When Harry Didn’t Meet Corey

Corey Pellatt was set to interview Harry Kane last month but questions about Black Lives Matter were blocked.

Despite the disappearance of cameras at Black Lives Matter protests in the United States and around the world, the movement is still here. Versus writer Corey Pellatt was due to interview Harry Kane last month, but two of his questions about Black Lives Matter were blocked.

“We saw England players take a knee over the international break. How did the squad come to that decision, and as captain, how important was that moment for you?”

“Have you felt players becoming more comfortable when speaking about these issues? It seems to be that case. I can’t imagine football – at large – would be having this discussion 5 or 10 years ago…”

Corey said censorship of his questions was rare but it was telling that these two questions were “crossed out with a red line with no explanation given.” He pushed back claiming that Harry’s position as England captain “made his voice count”.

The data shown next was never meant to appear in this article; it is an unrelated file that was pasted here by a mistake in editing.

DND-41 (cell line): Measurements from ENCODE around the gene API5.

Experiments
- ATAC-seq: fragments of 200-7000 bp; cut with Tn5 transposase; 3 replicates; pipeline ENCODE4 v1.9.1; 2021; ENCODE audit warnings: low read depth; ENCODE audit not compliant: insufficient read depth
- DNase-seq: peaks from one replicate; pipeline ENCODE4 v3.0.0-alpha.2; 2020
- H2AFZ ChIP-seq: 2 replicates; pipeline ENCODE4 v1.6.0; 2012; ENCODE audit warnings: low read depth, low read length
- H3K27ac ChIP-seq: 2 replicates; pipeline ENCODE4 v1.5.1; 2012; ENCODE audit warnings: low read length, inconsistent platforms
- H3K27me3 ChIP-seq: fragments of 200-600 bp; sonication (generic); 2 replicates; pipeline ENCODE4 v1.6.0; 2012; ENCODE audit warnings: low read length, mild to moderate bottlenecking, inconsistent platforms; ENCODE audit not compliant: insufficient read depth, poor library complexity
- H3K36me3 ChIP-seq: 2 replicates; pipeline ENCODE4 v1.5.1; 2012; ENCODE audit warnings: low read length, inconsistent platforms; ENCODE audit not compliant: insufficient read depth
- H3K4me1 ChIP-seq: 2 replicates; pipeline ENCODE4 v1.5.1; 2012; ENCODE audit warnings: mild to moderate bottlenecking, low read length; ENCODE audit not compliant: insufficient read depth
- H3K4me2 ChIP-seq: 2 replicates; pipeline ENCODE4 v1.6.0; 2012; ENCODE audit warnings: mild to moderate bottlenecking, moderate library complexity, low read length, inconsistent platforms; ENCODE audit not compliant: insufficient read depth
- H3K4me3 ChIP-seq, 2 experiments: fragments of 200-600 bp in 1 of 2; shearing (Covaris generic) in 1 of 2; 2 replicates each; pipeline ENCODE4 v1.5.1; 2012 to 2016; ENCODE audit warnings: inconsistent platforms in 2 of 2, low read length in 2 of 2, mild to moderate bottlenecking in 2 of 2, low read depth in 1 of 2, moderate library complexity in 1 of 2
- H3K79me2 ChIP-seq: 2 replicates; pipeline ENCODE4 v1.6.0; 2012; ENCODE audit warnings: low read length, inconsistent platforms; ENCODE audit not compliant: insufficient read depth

I said that England players had just taken a knee one day earlier. Why wouldn’t Harry want a chance to speak about what a positive step that was and what it meant to the entire squad?

He subsequently cancelled the interview. It wasn’t explicitly said whether Kane personally rejected them or his team did on his behalf. But people with privilege and platforms should use them to talk about these sorts of things, especially when they affect their Black colleagues.

I was disappointed in the response to BLM from Federer, Nadal, Djokovic, and Thiem on Instagram on Blackout Tuesday. A few words and emojis between them wasn’t enough and there should have been more when their Black counterparts on both tours had said—and done—much more. The same can be said for Harry Kane in this particular instance.

Words can be cheap. But when we see Black players like Marcus Rashford, whose campaign to provide free meals for millions of children force the government’s hand, Wilfried Zaha, who gave free accommodation to NHS workers in London, and Raheem Sterling, who has vocally battled racism on and off the pitch, it’s up to everyone else to do the same if they’re serious about Black lives mattering.

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